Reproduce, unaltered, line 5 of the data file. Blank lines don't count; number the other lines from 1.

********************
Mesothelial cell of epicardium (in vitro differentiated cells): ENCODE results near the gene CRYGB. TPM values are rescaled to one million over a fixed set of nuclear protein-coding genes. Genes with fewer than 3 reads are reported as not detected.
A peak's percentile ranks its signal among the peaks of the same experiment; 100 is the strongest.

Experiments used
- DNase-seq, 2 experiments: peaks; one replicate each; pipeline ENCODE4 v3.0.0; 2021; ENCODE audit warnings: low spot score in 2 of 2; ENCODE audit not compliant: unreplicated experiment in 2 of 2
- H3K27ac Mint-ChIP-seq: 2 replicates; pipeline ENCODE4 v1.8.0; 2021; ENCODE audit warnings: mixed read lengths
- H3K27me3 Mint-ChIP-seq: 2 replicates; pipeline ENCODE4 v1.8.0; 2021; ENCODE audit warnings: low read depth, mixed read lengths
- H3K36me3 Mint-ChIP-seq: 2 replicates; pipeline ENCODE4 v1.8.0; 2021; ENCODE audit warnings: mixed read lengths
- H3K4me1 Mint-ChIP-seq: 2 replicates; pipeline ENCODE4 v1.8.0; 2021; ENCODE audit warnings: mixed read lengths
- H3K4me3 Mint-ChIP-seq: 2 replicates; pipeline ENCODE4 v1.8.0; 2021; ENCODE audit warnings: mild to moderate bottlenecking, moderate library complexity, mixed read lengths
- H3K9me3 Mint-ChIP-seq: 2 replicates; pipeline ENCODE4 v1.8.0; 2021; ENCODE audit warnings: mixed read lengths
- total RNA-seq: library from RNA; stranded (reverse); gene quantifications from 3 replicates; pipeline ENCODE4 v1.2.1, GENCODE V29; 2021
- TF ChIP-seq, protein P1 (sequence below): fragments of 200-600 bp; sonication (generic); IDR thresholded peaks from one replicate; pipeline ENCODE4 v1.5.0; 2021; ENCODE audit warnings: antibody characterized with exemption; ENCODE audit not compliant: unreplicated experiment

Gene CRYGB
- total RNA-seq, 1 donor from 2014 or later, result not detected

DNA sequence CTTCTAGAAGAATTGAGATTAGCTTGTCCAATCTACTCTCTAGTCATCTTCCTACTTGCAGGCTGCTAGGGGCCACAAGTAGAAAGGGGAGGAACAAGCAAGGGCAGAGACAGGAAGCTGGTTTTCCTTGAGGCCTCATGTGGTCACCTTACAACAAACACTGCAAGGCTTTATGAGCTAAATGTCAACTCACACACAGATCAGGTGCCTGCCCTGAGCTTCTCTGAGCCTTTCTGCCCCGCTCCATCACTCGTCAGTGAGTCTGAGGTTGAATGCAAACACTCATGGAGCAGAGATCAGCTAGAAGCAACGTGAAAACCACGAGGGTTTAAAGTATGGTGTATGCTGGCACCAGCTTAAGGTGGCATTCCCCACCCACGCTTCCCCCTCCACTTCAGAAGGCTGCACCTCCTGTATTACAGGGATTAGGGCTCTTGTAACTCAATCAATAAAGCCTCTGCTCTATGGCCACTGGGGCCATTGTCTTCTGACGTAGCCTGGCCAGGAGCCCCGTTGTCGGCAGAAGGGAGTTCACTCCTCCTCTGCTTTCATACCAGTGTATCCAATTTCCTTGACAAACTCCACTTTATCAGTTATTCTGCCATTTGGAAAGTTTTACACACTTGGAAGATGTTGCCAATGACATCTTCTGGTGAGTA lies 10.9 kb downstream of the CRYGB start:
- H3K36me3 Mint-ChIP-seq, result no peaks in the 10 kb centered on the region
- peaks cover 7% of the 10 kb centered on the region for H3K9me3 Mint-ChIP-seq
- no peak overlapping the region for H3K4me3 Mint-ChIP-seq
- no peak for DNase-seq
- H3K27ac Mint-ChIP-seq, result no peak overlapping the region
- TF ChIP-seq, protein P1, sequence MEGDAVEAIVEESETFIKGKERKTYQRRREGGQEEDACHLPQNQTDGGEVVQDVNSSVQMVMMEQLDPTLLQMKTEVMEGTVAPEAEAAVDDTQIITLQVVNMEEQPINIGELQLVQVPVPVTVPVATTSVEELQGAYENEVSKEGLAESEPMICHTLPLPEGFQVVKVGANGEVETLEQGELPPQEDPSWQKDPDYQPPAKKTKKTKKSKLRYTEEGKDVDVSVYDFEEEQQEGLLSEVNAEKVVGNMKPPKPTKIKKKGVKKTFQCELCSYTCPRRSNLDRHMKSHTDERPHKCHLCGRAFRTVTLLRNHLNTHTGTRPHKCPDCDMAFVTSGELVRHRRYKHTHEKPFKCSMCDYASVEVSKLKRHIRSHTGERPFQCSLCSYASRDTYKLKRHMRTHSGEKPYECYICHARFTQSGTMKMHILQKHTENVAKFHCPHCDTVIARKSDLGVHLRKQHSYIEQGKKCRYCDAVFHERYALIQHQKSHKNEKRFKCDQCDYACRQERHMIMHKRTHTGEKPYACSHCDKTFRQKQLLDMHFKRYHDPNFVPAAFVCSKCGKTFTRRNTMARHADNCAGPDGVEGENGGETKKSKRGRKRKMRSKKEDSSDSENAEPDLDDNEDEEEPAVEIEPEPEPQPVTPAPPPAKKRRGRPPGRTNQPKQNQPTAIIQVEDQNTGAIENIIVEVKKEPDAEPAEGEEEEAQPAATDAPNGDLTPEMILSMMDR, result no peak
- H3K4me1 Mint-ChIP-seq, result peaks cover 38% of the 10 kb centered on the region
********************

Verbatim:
- H3K27ac Mint-ChIP-seq: 2 replicates; pipeline ENCODE4 v1.8.0; 2021; ENCODE audit warnings: mixed read lengths